Comic book movies are now a staple of the summer blockbuster season. This modern age of the comic book film can be traced back to an unlikely source in Blade. For decades, Marvel had attempted to turn their characters into successful feature films. Yet, all they had to show for it are a pair of awful direct-to-video movies based on Captain America and the Punisher and a Roger Corman-directed Fantastic Four that was never even released. With top properties like Spider-Man and the X-Men languishing in development hell, it was an unknown vampire slayer that broke through for Marvel and set the stage for Iron Man and others.
In recent years, Marvel’s main competitor, DC Comics, has had massive success with its rebooted Batman franchise. However, Superman Returns was a failure and they’ve struggled to get other A-list characters like Wonder Woman and the Flash off the ground while Green Lantern finally hits screens next year. It only makes sense for DC to exploit its lesser known characters or creator-owned properties to fill the void. And along rides Jonah Hex.
Hex was created by John Albano and Tony DeZuniga and first appeared in 1971 in All-Star Western #10. Set in the Old West, Hex was a bounty hunter with half his face hideously scarred. He was sold into slavery to the Apache as a child and fought for the Confederacy in adulthood. Later, he was revamped with a supernatural bent as part of DC’s Vertigo imprint. The movie version combines a little bit of both, but is a very loose adaptation of the character.
Josh Brolin stars as Jonah Hex; a Civil War veteran who surrendered to the Union inadvertently resulting in the death of his best friend Jeb Turnbull (an uncredited Jeffrey Dean Morgan). In revenge, Jeb’s father, Quentin Turnbull (John Malkovich) forces Hex to watch helplessly while his wife and son are murdered. Left for dead with his face branded, Hex is saved by Indians and the ordeal leaves him the power to temporarily speak with the dead.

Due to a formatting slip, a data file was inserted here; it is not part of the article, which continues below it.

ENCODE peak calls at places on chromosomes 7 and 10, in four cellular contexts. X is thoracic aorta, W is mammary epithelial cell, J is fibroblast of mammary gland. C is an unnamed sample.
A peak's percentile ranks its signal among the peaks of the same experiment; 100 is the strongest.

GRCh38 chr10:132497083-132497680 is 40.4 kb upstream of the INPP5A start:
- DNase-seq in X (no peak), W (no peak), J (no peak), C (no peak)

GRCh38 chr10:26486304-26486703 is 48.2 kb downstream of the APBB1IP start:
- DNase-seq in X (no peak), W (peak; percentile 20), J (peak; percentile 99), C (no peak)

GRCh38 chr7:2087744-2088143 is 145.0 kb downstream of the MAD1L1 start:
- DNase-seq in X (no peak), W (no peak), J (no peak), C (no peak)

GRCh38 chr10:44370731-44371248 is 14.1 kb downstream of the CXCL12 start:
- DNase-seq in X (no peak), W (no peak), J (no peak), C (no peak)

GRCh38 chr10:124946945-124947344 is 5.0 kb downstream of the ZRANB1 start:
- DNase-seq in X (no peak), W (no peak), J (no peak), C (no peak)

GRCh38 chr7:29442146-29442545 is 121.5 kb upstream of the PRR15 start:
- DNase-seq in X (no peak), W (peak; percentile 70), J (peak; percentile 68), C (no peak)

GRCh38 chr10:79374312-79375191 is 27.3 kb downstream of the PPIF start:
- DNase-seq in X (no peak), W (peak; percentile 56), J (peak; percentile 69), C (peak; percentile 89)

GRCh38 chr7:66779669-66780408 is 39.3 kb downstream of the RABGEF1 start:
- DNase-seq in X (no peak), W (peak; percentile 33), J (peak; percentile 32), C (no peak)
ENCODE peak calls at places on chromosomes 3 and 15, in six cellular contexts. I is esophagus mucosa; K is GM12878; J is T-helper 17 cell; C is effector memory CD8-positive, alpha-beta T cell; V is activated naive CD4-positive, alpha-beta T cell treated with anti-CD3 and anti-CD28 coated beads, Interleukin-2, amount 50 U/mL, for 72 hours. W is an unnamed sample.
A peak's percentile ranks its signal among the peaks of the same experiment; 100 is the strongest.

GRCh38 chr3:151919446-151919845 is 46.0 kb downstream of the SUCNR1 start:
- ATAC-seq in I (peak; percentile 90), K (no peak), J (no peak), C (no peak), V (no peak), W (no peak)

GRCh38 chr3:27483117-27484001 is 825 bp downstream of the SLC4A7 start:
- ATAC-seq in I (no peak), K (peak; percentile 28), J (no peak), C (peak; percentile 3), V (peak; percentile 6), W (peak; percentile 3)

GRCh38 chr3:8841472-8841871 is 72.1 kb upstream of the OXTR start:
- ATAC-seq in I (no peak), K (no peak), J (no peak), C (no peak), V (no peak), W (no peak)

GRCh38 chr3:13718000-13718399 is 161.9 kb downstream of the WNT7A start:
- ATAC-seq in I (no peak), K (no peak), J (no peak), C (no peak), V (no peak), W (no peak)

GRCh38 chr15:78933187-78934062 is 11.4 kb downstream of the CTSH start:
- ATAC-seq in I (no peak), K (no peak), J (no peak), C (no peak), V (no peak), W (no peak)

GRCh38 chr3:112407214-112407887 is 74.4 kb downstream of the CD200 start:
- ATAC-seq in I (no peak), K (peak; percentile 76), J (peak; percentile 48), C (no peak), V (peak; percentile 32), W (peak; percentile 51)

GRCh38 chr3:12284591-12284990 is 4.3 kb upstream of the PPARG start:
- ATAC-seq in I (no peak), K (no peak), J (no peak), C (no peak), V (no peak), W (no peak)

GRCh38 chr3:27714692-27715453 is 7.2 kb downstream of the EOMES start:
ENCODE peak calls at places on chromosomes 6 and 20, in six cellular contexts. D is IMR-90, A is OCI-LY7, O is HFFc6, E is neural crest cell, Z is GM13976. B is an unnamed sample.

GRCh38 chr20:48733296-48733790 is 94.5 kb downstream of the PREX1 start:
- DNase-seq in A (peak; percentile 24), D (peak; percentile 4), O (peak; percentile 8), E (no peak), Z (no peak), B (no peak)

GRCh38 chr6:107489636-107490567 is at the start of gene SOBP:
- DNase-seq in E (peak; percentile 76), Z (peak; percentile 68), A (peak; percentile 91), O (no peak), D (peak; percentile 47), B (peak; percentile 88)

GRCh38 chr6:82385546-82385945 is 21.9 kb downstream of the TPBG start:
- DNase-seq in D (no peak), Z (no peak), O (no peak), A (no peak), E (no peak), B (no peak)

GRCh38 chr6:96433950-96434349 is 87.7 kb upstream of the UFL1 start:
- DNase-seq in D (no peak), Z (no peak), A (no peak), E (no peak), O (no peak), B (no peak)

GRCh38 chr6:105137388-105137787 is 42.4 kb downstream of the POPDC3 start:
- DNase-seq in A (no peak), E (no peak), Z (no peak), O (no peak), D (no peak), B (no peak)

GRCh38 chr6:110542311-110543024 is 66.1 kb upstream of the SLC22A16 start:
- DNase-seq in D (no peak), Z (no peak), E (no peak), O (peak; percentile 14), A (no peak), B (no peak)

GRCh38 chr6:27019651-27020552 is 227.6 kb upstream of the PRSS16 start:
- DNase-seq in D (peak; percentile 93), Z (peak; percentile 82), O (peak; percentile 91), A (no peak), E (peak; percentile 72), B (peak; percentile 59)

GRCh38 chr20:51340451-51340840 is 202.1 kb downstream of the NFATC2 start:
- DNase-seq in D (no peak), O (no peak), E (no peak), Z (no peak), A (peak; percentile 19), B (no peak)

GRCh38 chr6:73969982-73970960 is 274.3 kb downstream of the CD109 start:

Since then, the disfigured anti-hero has made his mark as a renowned bounty hunter and gunfighter of exceptional skill. Meanwhile, Turnbull has become a terrorist striking out against the American government. He steals a massive supergun, dubbed the ‘Nation Killer,’ in order to destroy Washington during the country’s centennial celebration.
Jonah Hex endured a problematic journey into the theaters. The script was originally written by Neveldine & Taylor, the team behind the Crank films and Gamer, who were also attached to direct. Brolin signed onto the project supposedly because he loved its atrociousness. The pair left the project and was eventually replaced by the oddball choice of Jimmy Hayward whose only previous experience was the animated Horton Hears a Who. The project saw last minute reshoots under the supervision of Francis Lawrence (Constantine, I Am Legend) and a massive retooling of the plot.
What’s left is a complete mess that is barely 80 minutes long, not counting the credits. Jonah Hex is like two fractured films hastily duct taped together. There is a strange battle on a metaphysical plain between Hex and Turnbull that was once set to be the climax of the movie. Instead, it’s clumsily and confusingly intercut with two major sequences of the final product. The mystical elements are excised and in their place we find ludicrous weaponry like saddle-mounted Gatling guns, dynamite launching crossbows, and a monstrous cannon powered by glowing orange orbs invented by Eli Whitney, the creator of the cotton gin. No, really.
Some of the cast seem to realize what a colossal turd they’re in and play along. Brolin tries to rise above it all as the gravelly voiced Hex while Michael Fassbender goes over-the-top as a knife-wielding Irish henchman. Megan Fox also appears as a tough hooker with a lilting Southern accent and an impossibly thin hourglass waist. She seriously looks like she’ll snap in half at any second. For some reason, Fox almost always appears in close-ups with soft lighting no matter what the situation. Will Arnett is woefully miscast as a straight-laced Union officer while Michael Shannon pops in for one and only one scene as the ringleader of an underground fight club. Both actors are victims of the reshoots and slapdash editing.
Jonah Hex never purports to be anything more than a low-grade B-movie. Some might be able to enjoy it on a ‘so bad, it’s good’ level, but not me. Jonah Hex makes no attempt to remain faithful to the source material. It’s a shame really as the character had the potential to star in a Leone-style Spaghetti Western. The movie isn’t so much A Fistful of Dollars as it is Wild Wild West. In the pantheon of DC adaptations, it ranks at the bottom of the pile alongside Catwoman and Steel.